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Here's a poem from Anacreon's Odes:

ΠΕΡΙ ΓΕΡΟΝΤΟΣ

Φιλῶ γέροντα τερπνόν,
Φιλῶ νέον χορευτήν.
Γέρων δ᾽ ὅταν χορεύῃ
Τρίχας γέρων μὲν ἐστιν,
Τὰς δὲ φρένας νεάζει.

From what I've found, τρίχας is the accusative plural of θρίξ (hair). But I don't know how this fits in the penultimate verse.

If I understand correctly, the last three verses should mean "when the old man dances, although [...], he renews the soul".

But I really don't know what role the accusative τρίχας is playing.

What am I missing?

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  • I hope you don't mind that I've replaced your graphic of the verses with actual text. You can always roll back my edit if you want.
    – cnread
    Mar 12 at 20:40
  • 2
    cnread gave you the right answer, but this is not Anacreon. It actually comes from the Anacreontea, a Hellenistic- or Roman-era poem which eyes Anacreon but is not actually by him. If you have access to it, the Loeb (Greek Lyric ed. by Campbell) is a great place to start.
    – cmw
    Mar 12 at 20:41
  • @C.M.Weimer, in the book where I've found this (an Ancient Greek Method for beginners), it reads "ἐκ τῶν Ανακρέοντος ᾠδῶν", that's why I said it's from Anacreon's Odes. Are you absolutely sure it's not Anacreon?
    – rmdmc89
    Mar 13 at 21:52
  • @rmdmc89 Slight typo on my part, should have said "set of poems", as it's a collection, but you can find information on it on Wikipedia if you don't have access to a library. It's numbered 39 in Campbell or under heading 54 in the Stephanus edition. Due to some Google Books brokenness, you'll have to scroll down to page 120 before it gets confused and starts over at 1, then go to "page" 54 from there.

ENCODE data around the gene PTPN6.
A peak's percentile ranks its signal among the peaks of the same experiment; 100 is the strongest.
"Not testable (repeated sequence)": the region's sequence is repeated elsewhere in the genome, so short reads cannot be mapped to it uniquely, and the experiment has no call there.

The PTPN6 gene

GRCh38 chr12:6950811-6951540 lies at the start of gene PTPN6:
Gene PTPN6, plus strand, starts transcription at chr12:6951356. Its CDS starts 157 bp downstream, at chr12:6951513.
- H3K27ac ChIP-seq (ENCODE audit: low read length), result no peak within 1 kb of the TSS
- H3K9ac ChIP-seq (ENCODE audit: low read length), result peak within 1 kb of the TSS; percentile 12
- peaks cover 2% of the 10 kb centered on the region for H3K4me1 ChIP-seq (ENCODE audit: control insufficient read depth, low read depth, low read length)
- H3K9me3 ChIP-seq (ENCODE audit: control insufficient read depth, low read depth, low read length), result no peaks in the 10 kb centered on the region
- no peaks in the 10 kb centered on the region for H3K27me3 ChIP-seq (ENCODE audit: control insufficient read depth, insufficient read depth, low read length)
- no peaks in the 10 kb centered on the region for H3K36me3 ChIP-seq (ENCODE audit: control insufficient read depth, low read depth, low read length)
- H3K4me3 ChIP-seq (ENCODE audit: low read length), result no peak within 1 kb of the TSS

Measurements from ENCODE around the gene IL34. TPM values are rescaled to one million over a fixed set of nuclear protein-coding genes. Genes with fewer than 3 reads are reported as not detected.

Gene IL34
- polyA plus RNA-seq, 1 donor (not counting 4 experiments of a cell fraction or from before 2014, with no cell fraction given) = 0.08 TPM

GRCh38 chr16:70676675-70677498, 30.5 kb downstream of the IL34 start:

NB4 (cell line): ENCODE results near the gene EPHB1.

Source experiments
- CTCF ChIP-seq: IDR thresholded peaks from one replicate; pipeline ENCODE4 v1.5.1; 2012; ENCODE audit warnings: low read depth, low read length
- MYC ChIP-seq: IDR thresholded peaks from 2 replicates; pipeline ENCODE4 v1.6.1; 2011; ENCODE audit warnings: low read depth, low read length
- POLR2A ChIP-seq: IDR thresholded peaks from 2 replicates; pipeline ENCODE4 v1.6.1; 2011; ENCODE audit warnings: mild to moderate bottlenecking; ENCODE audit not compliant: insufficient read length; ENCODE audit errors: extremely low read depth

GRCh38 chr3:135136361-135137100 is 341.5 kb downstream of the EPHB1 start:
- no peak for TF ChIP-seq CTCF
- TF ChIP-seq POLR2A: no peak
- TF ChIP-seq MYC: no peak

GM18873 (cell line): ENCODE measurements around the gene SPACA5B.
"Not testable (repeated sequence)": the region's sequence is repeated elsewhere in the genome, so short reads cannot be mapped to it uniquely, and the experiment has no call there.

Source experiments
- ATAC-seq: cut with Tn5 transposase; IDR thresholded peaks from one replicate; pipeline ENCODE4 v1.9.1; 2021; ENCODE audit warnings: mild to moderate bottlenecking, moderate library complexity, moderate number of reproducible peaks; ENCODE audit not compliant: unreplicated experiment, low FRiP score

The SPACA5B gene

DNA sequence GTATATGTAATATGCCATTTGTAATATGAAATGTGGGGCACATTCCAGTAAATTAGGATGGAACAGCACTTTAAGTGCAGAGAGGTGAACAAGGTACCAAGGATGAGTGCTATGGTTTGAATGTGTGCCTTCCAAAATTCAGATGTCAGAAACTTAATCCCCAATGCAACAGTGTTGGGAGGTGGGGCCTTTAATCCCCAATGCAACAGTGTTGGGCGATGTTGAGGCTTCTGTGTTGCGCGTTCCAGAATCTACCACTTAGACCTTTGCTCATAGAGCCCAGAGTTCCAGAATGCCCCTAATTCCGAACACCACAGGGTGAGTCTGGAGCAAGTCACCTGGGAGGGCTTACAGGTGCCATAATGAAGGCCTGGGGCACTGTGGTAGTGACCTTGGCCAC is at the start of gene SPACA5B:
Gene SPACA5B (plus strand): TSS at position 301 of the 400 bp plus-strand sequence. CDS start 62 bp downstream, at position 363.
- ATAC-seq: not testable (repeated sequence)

– cmw
    Mar 13 at 23:15
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Accusative of respect: 'He's old/an old man with respect to his hair(s)' – i.e., his hair is that of an old man.

Draconis has alluded to this in the other answer, but it's worth making explicit that τὰς φρένας in the last line is the same sort of accusative (whatever name one calls it by): 'He's young in respect to his mind/heart' – i.e., he's young at heart. (Note that the verb νεάζω doesn't mean 'to renew' but 'to be young/new': it's intransitive.)

For the sake of completeness, here are the relevant bits from Smyth, Greek grammar:

1600. To verbs denoting a state, and to adjectives, an accusative may be added to denote a thing in respect to which the verb or adjective is limited.

a. The accusative usually expresses a local relation or the instrument. The word restricted by the accusative usually denots like or similar to, good or better, bad or worse, a physical or a mental quality, or an emotion.

1601. The accusative of respect is employed

a. Of parts of the body: ὁ ἄνθρωπος τὸν δάκτυλον ἀλγεῖ the man has a pain in his finger P. R. 462 d, τυφλὸς τά τ' ὦτα τόν τε νοῦν τά τ' ὄμματ' εἶ blind art thou in ears, and mind, and eyes S. O. T. 371, πόδας ὠκὺς Ἀχιλλεύς Hom.

...

1602. Very rarely after substantives: χεῖρας αἰχμητής a warrior valiant with (thy) arm π 242, νεανίαι τὰς ὄψεις youths by their appearance L. 10.29.

(Although γέρων is usually a noun, it can also be used as an adjective. In any case, τρίχας γέρων is covered by either §1600 or §1602.)

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  • Also called accusativus respectus.
    – Cerberus
    Mar 13 at 1:33
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To add on a bit to cnread's (completely valid) answer: this is a form that's also called the "accusative of body parts" or the "Greek accusative" (since it wasn't common in Latin until Greek-influenced writers started imitating it—even though Greek has a whole bunch of other accusative constructions).

It usually specifies a body part that the rest of the sentence applies to: in this case, he's specifically old in his τρίχας, as opposed to his φρένας.

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